The mounting wave of layoffs is part of a broader process in which companies are cut to the bone while funneling ever more resources to the super-rich and parasitic financial aristocracy. In a comment titled “Stock buyback fever,” Seeking Alpha reported massive stock repurchase programs announced by Meta ($50 billion), Alibaba ($25B), Disney ($3B) and other companies announcing mass layoffs. 

Thursday, Stellantis, the world’s third-largest automaker, is expected to announce 2023 profits over $25 billion and stock buybacks of nearly $2 billion. The company is currently firing 2,100 temporary workers and carrying out mass layoffs in Michigan, Ohio and Indiana, as part of a global restructuring campaign. Last week Italian Stellantis workers staged three days of wildcat strikes against the layoff of 2,455 workers at the Mirafiori plant in Turin, Italy, and threats to close the historic factory.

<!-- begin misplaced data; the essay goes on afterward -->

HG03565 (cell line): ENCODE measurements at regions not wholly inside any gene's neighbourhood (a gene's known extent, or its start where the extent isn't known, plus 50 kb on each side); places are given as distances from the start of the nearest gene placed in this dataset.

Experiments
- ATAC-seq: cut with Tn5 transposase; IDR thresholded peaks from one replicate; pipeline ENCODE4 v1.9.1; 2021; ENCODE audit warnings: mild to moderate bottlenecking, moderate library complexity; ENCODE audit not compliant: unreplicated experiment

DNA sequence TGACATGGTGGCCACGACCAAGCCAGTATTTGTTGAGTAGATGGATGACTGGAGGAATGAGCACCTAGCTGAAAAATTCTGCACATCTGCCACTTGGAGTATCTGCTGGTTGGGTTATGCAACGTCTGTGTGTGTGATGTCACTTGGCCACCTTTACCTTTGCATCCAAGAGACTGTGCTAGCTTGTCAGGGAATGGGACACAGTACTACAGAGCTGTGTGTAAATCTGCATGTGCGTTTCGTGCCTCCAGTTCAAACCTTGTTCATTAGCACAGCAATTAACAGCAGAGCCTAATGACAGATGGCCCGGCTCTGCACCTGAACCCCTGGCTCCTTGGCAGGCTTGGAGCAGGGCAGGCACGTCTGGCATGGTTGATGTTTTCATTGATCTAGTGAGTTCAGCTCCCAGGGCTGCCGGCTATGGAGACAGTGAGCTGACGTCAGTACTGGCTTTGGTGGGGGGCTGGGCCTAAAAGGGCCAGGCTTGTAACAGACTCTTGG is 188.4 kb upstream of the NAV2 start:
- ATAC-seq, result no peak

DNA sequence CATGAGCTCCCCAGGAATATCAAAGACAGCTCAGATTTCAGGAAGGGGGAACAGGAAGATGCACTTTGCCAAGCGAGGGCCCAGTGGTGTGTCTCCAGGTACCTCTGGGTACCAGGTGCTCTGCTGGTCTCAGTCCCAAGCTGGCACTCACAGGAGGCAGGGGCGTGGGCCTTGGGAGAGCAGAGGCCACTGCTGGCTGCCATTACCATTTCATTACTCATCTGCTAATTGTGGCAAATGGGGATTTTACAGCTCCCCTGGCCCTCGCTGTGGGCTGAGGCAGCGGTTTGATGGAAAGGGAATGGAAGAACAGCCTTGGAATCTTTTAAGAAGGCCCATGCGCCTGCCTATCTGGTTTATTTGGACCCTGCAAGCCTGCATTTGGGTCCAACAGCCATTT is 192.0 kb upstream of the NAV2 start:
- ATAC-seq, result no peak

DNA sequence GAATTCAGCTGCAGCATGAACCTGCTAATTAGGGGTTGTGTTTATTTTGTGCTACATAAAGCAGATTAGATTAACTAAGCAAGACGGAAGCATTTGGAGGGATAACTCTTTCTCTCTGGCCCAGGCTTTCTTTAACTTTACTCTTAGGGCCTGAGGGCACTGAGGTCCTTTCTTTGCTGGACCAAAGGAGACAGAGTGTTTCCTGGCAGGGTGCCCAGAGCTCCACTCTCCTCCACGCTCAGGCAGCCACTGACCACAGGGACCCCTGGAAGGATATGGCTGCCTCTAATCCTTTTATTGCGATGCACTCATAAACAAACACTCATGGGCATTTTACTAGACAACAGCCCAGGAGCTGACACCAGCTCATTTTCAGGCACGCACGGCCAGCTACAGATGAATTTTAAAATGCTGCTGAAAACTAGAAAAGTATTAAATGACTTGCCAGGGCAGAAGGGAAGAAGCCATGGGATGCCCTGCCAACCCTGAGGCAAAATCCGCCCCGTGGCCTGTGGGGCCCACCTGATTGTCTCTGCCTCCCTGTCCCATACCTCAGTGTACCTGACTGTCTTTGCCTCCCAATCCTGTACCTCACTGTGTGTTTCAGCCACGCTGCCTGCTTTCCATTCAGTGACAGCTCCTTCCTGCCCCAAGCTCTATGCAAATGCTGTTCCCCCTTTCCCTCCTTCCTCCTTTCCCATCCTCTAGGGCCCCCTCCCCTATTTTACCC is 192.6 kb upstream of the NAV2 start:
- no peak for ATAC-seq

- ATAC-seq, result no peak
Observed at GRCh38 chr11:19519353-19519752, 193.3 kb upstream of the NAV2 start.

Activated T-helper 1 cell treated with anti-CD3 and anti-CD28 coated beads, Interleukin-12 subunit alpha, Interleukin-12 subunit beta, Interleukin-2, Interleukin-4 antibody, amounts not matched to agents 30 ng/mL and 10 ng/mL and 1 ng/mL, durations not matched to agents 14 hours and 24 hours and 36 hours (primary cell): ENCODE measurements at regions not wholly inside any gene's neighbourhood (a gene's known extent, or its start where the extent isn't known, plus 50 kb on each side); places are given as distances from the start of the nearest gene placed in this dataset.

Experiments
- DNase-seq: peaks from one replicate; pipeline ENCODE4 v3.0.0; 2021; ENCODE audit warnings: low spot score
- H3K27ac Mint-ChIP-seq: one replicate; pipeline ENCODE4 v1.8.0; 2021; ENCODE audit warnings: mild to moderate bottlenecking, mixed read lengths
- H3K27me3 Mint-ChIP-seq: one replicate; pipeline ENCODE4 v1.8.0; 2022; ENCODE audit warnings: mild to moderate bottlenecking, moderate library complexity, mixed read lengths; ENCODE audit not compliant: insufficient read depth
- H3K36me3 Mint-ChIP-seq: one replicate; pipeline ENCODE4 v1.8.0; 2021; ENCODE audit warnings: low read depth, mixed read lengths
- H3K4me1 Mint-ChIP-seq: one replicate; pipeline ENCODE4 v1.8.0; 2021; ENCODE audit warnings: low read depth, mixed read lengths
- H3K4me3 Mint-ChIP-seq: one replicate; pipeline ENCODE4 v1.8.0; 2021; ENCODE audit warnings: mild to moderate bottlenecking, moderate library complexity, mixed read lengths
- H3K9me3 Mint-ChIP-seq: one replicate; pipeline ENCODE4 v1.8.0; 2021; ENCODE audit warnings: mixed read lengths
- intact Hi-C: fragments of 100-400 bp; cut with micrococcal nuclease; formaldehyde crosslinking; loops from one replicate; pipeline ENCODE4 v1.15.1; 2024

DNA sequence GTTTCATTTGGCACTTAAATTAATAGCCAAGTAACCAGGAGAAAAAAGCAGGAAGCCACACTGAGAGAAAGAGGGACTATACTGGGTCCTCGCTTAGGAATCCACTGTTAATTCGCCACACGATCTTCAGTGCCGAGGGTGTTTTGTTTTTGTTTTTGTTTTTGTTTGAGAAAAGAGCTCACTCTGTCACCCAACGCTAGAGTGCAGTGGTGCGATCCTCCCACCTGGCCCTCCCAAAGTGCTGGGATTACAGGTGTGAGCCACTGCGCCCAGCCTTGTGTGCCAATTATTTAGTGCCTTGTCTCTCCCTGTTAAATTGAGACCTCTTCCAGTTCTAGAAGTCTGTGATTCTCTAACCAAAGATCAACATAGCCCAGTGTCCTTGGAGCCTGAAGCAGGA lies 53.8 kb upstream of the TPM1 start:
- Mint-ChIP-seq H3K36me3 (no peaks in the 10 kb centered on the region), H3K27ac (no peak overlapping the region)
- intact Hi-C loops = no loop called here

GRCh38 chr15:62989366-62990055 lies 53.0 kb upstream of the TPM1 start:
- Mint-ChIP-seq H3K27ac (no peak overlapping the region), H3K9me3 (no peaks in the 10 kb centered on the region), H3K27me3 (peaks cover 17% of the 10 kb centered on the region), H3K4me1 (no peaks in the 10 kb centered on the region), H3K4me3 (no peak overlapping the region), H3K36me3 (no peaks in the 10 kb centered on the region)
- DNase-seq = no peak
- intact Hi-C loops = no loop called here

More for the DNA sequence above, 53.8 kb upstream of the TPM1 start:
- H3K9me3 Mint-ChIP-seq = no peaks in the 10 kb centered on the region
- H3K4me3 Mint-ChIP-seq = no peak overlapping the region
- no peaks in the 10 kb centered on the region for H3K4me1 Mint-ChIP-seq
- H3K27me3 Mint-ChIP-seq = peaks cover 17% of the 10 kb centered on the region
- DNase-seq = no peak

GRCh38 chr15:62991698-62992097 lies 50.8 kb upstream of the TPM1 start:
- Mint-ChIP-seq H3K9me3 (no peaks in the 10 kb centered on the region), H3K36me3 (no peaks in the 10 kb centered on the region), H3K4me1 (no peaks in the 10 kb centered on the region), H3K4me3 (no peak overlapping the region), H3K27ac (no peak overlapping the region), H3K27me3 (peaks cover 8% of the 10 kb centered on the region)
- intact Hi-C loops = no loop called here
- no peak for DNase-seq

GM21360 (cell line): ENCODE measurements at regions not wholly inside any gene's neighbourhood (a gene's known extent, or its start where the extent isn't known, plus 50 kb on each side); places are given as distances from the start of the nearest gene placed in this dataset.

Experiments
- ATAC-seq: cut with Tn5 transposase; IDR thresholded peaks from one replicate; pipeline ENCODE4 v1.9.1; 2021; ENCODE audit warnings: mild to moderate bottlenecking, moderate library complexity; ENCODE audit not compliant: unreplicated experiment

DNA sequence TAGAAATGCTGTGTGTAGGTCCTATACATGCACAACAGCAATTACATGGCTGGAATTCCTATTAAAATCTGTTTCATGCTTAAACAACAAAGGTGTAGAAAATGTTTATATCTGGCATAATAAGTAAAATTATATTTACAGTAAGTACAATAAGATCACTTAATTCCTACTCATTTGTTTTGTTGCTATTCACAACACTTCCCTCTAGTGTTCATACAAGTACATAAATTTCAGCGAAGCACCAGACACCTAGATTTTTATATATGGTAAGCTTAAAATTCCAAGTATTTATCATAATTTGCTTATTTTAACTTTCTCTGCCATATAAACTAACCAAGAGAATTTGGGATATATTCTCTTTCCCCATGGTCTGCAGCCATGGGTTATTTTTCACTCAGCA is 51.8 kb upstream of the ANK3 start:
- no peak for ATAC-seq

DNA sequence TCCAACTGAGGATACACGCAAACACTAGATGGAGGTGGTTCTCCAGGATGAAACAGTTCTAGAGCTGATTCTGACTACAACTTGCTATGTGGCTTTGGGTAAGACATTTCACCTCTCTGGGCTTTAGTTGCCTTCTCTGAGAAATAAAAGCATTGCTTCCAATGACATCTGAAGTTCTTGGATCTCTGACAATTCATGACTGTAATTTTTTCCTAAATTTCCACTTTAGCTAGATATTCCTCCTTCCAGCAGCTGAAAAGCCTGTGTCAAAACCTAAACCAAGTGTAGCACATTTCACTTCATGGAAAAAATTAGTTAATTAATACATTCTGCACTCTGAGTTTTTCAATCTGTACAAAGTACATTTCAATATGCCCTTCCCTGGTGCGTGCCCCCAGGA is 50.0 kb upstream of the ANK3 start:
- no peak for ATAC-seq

This ruling class offensive has been facilitated by the trade union apparatus. The wave of job cuts in the auto industry, film and television and UPS follow the supposedly “historic” labor agreements signed by the United Auto Workers, SAG-AFTRA, the Writers Guild and the Teamsters unions last year. In fact, the deals, worked out in close collaboration with the Biden administration, have opened the door for massive job cuts.  

The union apparatus has prevented strikes or sold them out and forced workers to bear the full costs of the economic crisis and a spike in prices, which, despite the decline in the official inflation rate, still has workers paying 19.6 percent more for basic goods than in 2019 and 25 percent more for groceries. 

Unionized workers’ wages rose by only 5.4 percent over the 12 months ending in December 2023 and 4 percent in manufacturing, according to new figures from the Bureau of Labor Statistics. This was only slightly higher than the 4.2 percent raise non-union workers received and the 3.9 percent increase for non-union manufacturing workers. In goods-producing industries, which include mining, construction and manufacturing, non-union workers actually got a higher pay increase than union workers, 4.1 percent compared to 3.9 percent.